Netts echoed the same words Friday: “We’re going to learn eventually that water is a limited resource.”

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10 Responses for “Palm Coast Mayor Netts Urges Residents To Join Water-Conservation Challenge”

  1. Save Cotton Wear Hemp says:

    Splash the Frog……….really ? So if I stop watering my lawn and it turns brown, will code enforcement give me a fine or a Prius ? If we get rid of McDonalds and Wendys, do we get a reduction on our electric bills ?

  2. m&m says:

    I agree but why when I go down Belle Terre ealy in the morning it’s like going through a car wash. At least 90% of the sprinkler water ends up on the road. We have a very clean street though.

  3. tulip says:

    I’m all for conserving water but when the State of Fl. allows companies to come here and pump milllions and millions of gallons a day of water out of our aquifers and then bottle it and sell it somewhere for a big profit I get upset, especially when the ads come out telling people of the state of florida to conserve water’ because we’re in short supply. I guess it’s all about money.

    I’m in total agreement with Mayor Netts, we all should be doing things to conserve our water locally, and some of the things are really simple. Shorter showers, a little less landscape watering, most of us water too much anyway, checking for leaky plumbing, restaurants using smaller water glasses—most people don’t drink almost a quart of water at a meal. Little things like that add up to many gallons when everyone cooperates.

  4. Ron says:

    Water conservation is important. We have a vacation management company owned by Steve Milo suing the county because he does not like the new vacation rental ordinance. This type of business is one of the main cooperates of water use abuse. These short term rentals are allocated 7500 gallons per month but they are using five to ten times that amount. In fact one dwelling is using 52000 gallons per month. This is not a single family home. This is by definition is a hotel. Our county needs to be allowed to manage this type of abuse. In addition to suing the county Milo is also suing the Dunes water district. This abuse must stop.

  5. DwFerg says:

    Kudos to the Mayor—–In our empty nest residence, without a lawn to irrigate , our water bill is typically higher than our electric bill 8 months of year. This factor alone plus a dose of environmental awareness/consideration make us conservationists. Not sure how we can take it “up a notch” by using less. A new Prius may inspire some new ideas…..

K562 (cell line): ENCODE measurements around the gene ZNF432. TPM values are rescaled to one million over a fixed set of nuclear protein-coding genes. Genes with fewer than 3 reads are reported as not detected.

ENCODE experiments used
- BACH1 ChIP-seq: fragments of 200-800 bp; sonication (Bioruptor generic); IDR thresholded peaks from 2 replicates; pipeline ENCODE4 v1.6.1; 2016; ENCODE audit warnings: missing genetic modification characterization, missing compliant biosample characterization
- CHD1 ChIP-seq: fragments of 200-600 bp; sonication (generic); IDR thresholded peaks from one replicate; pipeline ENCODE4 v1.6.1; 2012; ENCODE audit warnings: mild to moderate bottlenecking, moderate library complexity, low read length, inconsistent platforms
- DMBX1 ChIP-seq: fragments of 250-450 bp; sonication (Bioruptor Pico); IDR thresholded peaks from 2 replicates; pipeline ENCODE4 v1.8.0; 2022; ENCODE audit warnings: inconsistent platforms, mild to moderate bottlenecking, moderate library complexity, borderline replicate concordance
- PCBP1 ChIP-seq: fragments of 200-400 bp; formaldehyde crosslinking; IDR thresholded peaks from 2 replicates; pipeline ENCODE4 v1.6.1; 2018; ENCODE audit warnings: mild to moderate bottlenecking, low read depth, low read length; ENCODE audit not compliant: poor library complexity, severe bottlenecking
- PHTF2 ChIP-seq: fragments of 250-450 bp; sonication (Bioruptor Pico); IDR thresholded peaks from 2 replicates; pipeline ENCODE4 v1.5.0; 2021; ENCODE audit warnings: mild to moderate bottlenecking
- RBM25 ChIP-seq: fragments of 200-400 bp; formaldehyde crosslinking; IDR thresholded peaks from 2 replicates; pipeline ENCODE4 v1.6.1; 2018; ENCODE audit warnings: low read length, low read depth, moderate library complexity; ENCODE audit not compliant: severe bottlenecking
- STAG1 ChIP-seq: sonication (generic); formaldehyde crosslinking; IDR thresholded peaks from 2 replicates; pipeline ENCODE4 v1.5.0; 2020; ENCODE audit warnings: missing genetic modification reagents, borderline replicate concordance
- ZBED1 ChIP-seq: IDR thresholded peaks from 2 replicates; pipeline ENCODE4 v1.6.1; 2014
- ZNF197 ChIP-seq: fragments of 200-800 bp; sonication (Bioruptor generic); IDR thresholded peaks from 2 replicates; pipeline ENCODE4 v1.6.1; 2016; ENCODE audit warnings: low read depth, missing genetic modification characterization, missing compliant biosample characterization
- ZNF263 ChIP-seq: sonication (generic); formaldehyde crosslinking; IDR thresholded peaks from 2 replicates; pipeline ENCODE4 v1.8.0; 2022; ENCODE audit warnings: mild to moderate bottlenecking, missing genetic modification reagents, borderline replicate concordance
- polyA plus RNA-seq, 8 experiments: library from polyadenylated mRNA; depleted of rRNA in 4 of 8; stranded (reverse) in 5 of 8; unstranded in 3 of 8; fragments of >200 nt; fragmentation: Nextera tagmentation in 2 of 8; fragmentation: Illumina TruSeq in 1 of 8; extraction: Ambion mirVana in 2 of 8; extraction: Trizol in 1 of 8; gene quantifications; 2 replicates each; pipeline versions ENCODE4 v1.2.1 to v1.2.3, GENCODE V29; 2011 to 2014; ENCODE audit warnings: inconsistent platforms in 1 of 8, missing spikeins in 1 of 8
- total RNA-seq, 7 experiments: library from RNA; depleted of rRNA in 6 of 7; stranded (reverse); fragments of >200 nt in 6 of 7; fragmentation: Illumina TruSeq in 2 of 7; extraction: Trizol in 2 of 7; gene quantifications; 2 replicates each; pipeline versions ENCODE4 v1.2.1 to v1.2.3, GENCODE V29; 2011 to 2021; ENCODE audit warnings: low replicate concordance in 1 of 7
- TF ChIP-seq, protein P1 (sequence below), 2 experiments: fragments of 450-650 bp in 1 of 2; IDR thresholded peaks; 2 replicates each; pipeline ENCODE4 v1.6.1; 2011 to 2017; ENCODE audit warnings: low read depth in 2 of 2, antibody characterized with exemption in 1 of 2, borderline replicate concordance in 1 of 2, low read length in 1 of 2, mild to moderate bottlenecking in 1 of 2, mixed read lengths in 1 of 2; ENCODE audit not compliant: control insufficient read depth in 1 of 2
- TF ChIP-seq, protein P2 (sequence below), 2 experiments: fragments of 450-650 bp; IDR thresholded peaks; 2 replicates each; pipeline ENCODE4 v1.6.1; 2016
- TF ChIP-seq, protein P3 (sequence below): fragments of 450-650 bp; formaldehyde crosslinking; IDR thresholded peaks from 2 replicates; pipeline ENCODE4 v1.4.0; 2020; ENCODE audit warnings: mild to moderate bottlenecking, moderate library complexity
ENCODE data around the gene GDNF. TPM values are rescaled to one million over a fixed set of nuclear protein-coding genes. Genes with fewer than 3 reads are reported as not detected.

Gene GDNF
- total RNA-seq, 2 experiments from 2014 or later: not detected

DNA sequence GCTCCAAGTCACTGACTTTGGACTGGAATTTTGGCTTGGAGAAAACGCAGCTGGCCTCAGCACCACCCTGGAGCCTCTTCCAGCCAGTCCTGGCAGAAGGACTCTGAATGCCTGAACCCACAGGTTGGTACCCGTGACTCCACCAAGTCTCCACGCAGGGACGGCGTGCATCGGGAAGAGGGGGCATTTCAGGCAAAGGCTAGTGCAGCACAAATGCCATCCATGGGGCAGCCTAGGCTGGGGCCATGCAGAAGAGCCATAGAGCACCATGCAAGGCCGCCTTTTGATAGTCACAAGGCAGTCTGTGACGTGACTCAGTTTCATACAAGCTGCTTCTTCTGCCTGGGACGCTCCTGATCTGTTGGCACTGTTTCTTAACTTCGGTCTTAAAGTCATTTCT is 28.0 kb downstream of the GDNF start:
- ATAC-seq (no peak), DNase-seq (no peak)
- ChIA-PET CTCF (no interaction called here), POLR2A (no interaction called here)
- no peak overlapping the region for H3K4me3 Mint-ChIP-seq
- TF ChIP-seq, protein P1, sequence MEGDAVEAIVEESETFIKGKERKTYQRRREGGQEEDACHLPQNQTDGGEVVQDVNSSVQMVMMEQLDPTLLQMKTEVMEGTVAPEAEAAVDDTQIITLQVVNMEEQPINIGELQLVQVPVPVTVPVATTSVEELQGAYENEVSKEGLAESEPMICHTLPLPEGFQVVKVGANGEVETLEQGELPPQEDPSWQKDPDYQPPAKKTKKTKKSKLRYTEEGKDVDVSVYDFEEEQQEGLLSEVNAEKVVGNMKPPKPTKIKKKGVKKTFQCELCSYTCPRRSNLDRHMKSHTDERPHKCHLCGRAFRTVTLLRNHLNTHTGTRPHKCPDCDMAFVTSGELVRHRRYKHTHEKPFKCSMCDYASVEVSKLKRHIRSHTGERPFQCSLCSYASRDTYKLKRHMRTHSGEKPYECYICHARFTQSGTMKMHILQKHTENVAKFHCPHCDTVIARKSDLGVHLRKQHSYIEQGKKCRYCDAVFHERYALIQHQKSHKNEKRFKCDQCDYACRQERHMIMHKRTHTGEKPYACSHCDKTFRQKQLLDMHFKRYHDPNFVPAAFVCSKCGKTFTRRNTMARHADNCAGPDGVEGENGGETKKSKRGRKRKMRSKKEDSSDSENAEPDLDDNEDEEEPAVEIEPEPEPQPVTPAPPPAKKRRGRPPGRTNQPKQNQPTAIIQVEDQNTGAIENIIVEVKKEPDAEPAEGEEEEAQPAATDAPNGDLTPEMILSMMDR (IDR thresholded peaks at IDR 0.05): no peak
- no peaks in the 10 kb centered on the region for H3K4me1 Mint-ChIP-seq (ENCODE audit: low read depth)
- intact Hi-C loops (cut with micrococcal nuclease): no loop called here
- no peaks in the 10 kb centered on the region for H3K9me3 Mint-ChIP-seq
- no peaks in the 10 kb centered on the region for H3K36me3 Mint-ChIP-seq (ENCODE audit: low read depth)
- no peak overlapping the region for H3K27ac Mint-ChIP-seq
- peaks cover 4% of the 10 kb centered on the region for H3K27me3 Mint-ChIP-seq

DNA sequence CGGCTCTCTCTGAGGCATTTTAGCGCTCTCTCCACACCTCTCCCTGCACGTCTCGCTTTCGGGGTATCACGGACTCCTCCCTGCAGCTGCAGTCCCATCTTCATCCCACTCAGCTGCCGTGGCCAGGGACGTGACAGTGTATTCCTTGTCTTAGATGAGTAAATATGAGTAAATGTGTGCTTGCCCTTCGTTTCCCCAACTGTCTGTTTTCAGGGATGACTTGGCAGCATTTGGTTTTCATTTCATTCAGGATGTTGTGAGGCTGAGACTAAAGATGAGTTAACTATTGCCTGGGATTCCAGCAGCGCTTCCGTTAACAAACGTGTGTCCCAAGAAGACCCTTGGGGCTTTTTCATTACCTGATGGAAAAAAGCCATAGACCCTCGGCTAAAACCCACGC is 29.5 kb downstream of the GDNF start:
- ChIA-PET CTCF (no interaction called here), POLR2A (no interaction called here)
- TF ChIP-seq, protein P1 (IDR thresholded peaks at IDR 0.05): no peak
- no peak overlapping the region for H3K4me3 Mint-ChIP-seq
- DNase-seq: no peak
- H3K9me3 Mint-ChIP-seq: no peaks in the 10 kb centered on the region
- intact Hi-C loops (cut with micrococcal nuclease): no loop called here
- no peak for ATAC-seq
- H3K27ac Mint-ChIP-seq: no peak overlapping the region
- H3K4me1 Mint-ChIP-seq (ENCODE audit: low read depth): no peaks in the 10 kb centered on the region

6. Retired FF says:

    I’m fairly certain the water used for irrigation on our roadways is reclaimed water which you wouldn’t want to drink or use for anything else anyway.

  7. Sherry E says:

    Just a little internet research will reveal that Water is the New Oil. When the Bush family and T Boone Pickens starts buying up thousands of acres here and in other countries. . . acres that just happen to control massive water aquifers. . . the hand writing is on the wall. They will be soon selling potable water (something that should be FREE, as a human right) to us at much more than we are paying now.

    What is obscene to me, is that we, nationwide, are using millions (maybe billions?) of gallons of “drinking” water to flush toilets every day! Why don’t we create systems for non-drinking water, and in the future, require all “new” construction to have dual plumbing systems. Use the current ones, where feasible, for all outside faucets, flushing toilets and maybe even doing laundry. . . using relatively clean/recycled but non-potable water. Then create a second system for kitchen and shower taps. Just my own idea. . . please, do not scream at me before really thinking about it.

    Before anyone starts with. . . but my dog drinks out of the toilet. . . close the lid, folks. . . you know, like doctors suggest you do when flushing. The saying (and often practice) in California for the past 30+ years has been. . . “If it’s yellow let it mellow, if it’s brown flush it down.” LOL! I know, gross, huh? But, that is the general rule here at home, when it’s just hubby and me.

    That is precisely where we are all headed . . . Conserve OR Pay higher and higher prices for the liquid that is required to keep you alive.

    We, personally, are already paying for expensive Zero Water filters because the water here in Flagler Beach tastes so terrible. . . and the prices are slowly going up. In addition, our “natural” oak hammock landscaping (no lawn) and wood chips has received not one drop of water since 2005, when I returned to Florida from CA. We are already doing short showers, keeping cars in the garage/occasionally doing a commercial car wash, using the dish washer every 3 or 4 days, recycling . And, still looking for other ways to conserve.

  8. keeping it real says:

    And when that reclaimed water ends up on my car i use tap water to wash that crap off….

  9. Groot says:

    My original comment was not published so, I have modified it. I hope this meets with the editors approval.
    Water is vital and a very worthwhile cause, especially here in Palm Coast where it costs over $100 just for the privilege of having water pumped into our homes. However, many of us are more concerned with maintaining or reestablishing the integrity of our neighborhoods and our property values. That is, unless one lives in Grand Haven or F&C by the water. It has been noted on gotoby.com each day since 1/15 that F&C by the water and Grand Haven have shown real property value appreciation. Other areas of the city, not so much. The rest of us lag behind. Mr Mayor, please move off your dock and fix this travesty. We want our homes to have value again. We who don’t live in Grand Haven and F&C by the water also want to participate in the success of Palm Coast. Nice dock MR Mayor, your home has increased in value, mine has not. Please be more creative and work on creating public value for all of us.